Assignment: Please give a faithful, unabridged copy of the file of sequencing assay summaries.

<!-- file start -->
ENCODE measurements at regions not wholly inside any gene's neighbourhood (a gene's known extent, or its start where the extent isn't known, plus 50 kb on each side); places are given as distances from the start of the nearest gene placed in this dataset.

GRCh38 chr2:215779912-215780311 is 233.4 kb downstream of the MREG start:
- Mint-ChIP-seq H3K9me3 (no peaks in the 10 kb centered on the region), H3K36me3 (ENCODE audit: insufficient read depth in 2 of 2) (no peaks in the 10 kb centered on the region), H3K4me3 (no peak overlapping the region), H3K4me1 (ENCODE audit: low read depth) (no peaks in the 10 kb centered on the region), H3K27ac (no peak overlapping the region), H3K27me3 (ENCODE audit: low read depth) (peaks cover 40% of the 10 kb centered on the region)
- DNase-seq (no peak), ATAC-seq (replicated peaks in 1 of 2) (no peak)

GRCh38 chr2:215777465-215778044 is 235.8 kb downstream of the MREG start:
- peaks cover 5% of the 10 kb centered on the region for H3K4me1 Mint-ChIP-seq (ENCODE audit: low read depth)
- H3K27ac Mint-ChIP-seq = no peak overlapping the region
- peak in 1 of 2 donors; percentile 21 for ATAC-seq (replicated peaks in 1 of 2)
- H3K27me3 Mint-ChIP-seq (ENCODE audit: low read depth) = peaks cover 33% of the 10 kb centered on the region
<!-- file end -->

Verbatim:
ENCODE measurements at regions not wholly inside any gene's neighbourhood (a gene's known extent, or its start where the extent isn't known, plus 50 kb on each side); places are given as distances from the start of the nearest gene placed in this dataset.

GRCh38 chr2:215779912-215780311 is 233.4 kb downstream of the MREG start:
- Mint-ChIP-seq H3K9me3 (no peaks in the 10 kb centered on the region), H3K36me3 (ENCODE audit: insufficient read depth in 2 of 2) (no peaks in the 10 kb centered on the region), H3K4me3 (no peak overlapping the region), H3K4me1 (ENCODE audit: low read depth) (no peaks in the 10 kb centered on the region), H3K27ac (no peak overlapping the region), H3K27me3 (ENCODE audit: low read depth) (peaks cover 40% of the 10 kb centered on the region)
- DNase-seq (no peak), ATAC-seq (replicated peaks in 1 of 2) (no peak)

GRCh38 chr2:215777465-215778044 is 235.8 kb downstream of the MREG start:
- peaks cover 5% of the 10 kb centered on the region for H3K4me1 Mint-ChIP-seq (ENCODE audit: low read depth)
- H3K27ac Mint-ChIP-seq = no peak overlapping the region
- peak in 1 of 2 donors; percentile 21 for ATAC-seq (replicated peaks in 1 of 2)
- H3K27me3 Mint-ChIP-seq (ENCODE audit: low read depth) = peaks cover 33% of the 10 kb centered on the region